While last week was a trying one, the near 70 degree temperatures this past weekend helped ease some tension.  I snapped this while walking my two dogs.  (It's not the best image, but it's difficult to get a good shot with a huge Labrador mix tugging at the leash.)

I'm not certain if reaching that status is as unattainable in knitting as it seems to be in teaching.  The benefits of experience are self-evident to anyone who has ever asked for help from an accomplished lifetime knitter. These individuals have achieved mastery and typically the respect that comes with it.  If experience truly is "the teacher of all things" (Julius Caesar), shouldn't we all reach a point of mastery in our work and even in our personal lives?  Maybe I'll know the answer to that question years down the road.  For now, I guess I'll have to keep learning new things.  

I finished another top-down sweater using a pattern I designed.  Shaping a sweater to fit
 is a technique I am happy that I learned--even if the math to do so is challenging.
The front waistline darts and side hip shaping are shown here.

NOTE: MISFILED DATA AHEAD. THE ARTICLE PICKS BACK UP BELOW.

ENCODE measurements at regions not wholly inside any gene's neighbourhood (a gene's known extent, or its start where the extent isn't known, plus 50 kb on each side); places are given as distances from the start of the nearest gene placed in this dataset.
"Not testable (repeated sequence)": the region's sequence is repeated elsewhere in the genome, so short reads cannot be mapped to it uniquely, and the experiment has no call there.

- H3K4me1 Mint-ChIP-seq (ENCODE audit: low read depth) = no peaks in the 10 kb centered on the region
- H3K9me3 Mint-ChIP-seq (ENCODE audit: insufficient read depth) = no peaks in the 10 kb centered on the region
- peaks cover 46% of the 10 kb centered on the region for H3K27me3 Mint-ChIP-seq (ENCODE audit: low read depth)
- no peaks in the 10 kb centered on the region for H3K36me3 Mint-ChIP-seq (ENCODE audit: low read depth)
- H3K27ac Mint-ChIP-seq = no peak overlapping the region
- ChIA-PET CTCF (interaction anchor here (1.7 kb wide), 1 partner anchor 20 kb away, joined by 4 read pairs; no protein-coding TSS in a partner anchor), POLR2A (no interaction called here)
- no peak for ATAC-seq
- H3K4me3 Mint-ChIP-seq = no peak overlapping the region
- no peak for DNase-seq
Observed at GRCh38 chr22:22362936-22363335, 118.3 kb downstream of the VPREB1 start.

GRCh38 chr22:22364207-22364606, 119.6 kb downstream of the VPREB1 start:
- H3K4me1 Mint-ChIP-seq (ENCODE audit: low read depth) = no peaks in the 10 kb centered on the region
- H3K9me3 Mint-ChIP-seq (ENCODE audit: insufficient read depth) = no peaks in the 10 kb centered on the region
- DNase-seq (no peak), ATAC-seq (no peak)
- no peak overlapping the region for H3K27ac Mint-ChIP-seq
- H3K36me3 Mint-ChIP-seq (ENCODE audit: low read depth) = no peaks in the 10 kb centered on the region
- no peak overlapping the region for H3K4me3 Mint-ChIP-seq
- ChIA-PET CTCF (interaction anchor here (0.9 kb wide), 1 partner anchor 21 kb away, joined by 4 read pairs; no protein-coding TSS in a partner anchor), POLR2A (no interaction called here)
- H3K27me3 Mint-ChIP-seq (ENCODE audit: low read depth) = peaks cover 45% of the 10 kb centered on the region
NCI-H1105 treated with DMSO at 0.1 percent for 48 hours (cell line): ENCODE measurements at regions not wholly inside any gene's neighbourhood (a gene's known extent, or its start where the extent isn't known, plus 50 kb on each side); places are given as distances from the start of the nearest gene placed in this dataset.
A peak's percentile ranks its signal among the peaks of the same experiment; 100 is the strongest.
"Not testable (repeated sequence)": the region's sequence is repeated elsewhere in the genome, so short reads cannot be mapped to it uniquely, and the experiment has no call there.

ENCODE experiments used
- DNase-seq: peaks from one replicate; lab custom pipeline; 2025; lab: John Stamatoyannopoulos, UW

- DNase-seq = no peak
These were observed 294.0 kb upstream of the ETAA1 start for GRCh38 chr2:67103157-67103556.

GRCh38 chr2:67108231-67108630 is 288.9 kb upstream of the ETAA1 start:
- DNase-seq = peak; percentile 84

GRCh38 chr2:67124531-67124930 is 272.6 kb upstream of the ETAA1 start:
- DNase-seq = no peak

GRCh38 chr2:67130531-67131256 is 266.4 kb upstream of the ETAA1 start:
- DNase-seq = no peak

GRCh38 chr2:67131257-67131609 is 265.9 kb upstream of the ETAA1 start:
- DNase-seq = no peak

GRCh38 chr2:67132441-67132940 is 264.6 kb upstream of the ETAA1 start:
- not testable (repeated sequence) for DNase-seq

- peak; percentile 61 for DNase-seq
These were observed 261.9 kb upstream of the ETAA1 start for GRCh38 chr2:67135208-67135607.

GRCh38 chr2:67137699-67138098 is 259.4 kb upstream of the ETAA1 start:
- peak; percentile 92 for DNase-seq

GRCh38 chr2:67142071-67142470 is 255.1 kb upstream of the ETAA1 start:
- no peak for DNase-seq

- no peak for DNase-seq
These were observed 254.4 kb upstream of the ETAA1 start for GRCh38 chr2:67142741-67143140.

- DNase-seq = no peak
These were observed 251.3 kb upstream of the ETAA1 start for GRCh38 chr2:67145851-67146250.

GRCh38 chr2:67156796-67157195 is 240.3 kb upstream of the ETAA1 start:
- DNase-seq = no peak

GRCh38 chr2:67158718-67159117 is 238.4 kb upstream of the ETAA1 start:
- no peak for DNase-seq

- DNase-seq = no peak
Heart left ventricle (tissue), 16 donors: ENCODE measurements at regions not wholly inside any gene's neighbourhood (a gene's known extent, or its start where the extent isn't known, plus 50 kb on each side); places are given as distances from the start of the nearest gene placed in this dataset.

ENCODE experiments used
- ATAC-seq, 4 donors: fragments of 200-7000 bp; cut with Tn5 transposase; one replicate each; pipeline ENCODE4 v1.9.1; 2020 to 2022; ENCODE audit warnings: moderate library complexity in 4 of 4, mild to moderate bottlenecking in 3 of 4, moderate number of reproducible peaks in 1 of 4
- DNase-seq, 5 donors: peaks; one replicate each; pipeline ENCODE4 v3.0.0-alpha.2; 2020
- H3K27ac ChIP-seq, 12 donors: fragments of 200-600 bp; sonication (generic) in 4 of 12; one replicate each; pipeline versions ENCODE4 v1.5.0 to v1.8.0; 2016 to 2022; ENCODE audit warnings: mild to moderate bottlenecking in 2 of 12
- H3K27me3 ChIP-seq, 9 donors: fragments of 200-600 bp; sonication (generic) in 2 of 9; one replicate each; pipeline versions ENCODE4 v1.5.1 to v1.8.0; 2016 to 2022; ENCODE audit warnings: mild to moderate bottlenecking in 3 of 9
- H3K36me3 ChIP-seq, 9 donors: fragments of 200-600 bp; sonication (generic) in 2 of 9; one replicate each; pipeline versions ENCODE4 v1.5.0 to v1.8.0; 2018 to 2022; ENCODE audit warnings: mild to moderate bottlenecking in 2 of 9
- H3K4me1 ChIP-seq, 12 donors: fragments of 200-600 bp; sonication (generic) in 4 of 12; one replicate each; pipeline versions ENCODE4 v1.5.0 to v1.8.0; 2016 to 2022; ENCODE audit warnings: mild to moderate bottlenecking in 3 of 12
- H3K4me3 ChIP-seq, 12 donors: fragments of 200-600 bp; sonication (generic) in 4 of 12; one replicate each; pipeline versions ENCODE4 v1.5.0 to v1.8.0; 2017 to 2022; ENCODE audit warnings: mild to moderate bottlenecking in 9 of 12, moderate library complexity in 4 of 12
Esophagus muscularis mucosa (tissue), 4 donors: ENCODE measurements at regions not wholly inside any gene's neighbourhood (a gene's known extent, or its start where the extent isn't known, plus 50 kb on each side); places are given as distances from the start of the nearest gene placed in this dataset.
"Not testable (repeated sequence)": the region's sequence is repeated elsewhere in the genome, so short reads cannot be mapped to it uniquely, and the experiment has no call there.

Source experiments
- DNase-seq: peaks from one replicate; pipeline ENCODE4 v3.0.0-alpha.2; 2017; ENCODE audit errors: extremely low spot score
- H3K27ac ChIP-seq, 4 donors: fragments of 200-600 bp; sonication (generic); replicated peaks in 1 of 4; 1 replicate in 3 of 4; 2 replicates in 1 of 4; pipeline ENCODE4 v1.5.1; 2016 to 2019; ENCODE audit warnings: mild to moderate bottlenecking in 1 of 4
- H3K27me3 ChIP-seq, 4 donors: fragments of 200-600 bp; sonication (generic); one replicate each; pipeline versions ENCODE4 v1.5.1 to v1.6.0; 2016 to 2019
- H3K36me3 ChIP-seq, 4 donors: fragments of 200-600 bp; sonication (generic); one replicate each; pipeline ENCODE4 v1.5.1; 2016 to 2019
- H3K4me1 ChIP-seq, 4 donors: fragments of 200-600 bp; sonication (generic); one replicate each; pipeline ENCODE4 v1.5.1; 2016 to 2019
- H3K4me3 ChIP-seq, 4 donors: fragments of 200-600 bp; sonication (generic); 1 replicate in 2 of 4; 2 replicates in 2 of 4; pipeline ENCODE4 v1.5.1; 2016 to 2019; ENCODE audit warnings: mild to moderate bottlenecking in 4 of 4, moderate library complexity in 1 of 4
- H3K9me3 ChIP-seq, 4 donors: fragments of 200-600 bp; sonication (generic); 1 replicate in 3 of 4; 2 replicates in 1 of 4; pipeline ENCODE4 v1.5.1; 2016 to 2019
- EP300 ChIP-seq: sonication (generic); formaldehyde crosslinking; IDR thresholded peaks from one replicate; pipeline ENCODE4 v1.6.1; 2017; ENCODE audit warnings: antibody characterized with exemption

These Downton Abbey-inspired fabric squares were sent to me by my blogger friend, Mrs. Thomasina Tittlemouse, along with the pattern to make "knickers" from Trixie Lixie (a fabric store in the U.K).  I unearthed my sewing machine and serger this past weekend, but probably won't get to work on these projects (the "knickers" and maybe a bag from the squares).  Even though this is officially a knitting blog, I will share my results here.  I am so blessed to have a friend who is so thoughtful and generous.  


  1. It's always an interesting conundrum the balance between discovering the new and being able to settle comfortably with what one already knows. In the UK professional metrics that constantly pressurise people to "improve" have infected everything and not, I think, in a good way - people just feel harried all the time and rarely that what they do is "good enough". A fast track to depression it seems to me. But on the other hand it's healthy to remain open to new things and new ways of doing things so balance is crucial. I do love to discover new things but hope to hang on to my sanity as well! such as it is! Thank you so much for your kind comment on my blog and for thinking of me and the bantam girls. So glad too that you got my little parcel ok! E xx

  2. I love the look/properties of the tubular cast on, it is slow to work but is very nice and worth it, I hope you enjoyed it in the end! Your pictures are beautiful as always. The Knitter book looks wonderful! Ooh that shawl on the cover, and I'm not even a big shawl person...might have to get that one.